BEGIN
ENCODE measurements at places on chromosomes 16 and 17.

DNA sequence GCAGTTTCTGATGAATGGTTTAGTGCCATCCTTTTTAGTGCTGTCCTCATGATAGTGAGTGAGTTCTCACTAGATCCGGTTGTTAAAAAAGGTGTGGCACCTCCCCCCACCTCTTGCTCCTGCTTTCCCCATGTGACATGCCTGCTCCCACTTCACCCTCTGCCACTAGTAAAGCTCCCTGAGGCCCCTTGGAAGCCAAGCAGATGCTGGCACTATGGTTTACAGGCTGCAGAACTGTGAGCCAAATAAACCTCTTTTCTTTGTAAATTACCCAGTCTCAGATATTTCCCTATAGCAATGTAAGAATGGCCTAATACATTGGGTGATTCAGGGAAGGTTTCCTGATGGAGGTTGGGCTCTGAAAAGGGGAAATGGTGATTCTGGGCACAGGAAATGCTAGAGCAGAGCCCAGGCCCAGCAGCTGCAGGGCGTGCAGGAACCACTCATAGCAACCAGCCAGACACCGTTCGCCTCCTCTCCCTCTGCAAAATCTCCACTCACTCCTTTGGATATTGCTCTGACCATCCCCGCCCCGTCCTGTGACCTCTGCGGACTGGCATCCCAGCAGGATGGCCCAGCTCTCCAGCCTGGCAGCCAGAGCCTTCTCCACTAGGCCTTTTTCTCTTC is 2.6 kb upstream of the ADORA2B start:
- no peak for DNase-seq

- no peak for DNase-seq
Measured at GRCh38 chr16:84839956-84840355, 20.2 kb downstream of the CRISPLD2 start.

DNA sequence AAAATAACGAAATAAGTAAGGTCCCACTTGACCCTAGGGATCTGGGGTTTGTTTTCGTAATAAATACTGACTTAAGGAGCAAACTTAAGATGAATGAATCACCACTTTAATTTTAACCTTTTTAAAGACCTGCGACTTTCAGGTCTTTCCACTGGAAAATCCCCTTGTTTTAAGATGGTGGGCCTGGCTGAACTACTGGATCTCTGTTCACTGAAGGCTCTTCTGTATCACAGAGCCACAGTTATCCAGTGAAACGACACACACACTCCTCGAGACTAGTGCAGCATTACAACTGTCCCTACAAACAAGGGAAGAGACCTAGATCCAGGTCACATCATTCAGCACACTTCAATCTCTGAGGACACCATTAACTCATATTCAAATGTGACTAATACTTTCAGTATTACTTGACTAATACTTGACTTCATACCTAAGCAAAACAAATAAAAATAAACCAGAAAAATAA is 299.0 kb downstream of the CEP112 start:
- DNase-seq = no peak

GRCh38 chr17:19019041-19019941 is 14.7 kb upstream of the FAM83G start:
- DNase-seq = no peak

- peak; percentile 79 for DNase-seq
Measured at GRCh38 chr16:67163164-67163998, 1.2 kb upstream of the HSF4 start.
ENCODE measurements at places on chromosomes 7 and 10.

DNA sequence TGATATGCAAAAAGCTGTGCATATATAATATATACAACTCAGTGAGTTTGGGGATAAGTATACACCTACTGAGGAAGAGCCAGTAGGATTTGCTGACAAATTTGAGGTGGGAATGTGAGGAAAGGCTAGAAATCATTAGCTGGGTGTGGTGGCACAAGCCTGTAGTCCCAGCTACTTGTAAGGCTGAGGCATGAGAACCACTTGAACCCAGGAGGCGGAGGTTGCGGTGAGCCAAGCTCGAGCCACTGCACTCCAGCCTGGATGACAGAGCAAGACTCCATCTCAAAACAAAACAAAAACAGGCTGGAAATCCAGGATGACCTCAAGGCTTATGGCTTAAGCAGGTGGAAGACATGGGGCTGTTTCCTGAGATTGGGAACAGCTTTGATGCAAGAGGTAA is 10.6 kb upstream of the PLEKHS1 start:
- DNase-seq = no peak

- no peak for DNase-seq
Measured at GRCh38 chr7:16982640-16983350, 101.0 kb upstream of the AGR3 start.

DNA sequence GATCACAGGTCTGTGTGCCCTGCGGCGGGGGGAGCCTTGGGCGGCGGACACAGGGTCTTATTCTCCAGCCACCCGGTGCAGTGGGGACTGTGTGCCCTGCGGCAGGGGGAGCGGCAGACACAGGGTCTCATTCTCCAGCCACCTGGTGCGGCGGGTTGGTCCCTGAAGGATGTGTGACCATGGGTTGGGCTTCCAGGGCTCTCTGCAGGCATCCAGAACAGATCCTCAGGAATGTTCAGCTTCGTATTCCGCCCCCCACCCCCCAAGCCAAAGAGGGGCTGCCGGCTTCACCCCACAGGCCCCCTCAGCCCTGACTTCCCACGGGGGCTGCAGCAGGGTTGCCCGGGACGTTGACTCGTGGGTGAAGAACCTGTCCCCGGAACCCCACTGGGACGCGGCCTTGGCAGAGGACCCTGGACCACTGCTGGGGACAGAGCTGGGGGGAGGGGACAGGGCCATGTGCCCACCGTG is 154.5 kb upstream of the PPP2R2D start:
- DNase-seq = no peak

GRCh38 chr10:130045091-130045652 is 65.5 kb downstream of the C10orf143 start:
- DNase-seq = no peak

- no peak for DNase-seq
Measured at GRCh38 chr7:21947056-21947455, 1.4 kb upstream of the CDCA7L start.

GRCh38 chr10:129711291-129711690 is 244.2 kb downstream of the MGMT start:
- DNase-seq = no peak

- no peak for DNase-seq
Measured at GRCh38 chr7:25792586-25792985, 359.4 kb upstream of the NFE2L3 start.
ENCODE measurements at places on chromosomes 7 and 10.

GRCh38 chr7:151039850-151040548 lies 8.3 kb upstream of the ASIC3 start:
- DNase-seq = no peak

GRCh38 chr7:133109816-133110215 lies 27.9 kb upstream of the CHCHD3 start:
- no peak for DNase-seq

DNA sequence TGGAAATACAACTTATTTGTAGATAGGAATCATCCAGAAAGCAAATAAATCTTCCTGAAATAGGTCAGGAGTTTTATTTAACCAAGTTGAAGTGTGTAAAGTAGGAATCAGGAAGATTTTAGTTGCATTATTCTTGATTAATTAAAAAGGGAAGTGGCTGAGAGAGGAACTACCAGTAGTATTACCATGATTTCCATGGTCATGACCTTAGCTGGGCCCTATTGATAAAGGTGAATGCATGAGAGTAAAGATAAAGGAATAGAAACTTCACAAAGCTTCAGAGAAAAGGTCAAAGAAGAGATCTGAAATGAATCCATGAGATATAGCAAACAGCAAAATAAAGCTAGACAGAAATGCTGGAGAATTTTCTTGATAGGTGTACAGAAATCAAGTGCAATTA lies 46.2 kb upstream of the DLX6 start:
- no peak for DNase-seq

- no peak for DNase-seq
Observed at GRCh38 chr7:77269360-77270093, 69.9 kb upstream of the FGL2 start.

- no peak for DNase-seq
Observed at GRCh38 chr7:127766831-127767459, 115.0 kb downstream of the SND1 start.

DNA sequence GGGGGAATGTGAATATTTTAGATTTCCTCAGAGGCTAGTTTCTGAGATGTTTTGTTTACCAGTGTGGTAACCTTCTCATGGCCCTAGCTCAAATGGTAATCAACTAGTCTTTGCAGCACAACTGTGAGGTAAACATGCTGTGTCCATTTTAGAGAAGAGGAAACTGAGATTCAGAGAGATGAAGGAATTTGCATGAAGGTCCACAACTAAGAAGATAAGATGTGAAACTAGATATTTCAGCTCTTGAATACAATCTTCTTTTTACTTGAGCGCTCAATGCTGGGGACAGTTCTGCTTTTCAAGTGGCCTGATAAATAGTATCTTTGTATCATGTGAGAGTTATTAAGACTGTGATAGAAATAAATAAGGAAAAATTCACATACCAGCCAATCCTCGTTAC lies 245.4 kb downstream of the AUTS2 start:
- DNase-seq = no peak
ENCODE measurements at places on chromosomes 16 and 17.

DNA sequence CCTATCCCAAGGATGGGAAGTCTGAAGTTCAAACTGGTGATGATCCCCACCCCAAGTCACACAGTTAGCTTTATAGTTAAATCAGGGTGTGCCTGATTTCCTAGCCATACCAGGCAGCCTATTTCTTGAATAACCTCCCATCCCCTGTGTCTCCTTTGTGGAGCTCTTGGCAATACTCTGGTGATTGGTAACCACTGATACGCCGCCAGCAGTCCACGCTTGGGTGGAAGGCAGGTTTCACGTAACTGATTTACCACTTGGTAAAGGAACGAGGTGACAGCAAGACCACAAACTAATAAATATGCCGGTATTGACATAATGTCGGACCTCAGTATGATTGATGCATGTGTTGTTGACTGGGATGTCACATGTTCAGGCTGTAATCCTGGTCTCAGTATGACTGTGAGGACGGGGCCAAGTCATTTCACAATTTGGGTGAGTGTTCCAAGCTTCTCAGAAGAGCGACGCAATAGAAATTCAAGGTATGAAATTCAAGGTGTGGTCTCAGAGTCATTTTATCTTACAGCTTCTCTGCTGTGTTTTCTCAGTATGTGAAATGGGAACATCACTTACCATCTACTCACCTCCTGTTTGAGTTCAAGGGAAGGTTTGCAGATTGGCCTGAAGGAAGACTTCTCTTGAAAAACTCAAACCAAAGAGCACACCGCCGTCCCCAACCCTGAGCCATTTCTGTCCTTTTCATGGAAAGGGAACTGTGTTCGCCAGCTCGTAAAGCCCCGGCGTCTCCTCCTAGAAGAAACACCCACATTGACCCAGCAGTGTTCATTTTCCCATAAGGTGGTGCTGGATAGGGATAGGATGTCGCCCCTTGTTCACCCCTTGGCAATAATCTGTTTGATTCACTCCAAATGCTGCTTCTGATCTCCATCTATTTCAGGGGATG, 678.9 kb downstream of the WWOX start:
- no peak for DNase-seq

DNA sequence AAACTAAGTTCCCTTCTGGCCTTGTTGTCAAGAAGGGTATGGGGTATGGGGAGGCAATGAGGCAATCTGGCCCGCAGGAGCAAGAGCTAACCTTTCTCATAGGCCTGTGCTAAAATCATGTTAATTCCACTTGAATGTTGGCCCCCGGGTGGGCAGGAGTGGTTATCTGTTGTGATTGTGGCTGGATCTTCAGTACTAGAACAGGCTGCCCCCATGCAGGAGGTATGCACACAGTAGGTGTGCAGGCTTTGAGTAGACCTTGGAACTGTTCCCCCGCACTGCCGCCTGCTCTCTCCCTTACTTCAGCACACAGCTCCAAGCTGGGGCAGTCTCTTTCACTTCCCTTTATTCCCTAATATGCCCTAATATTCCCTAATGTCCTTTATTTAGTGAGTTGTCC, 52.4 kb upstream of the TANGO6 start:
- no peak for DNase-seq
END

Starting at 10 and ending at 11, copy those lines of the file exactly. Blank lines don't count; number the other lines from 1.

- peak; percentile 79 for DNase-seq
Measured at GRCh38 chr16:67163164-67163998, 1.2 kb upstream of the HSF4 start.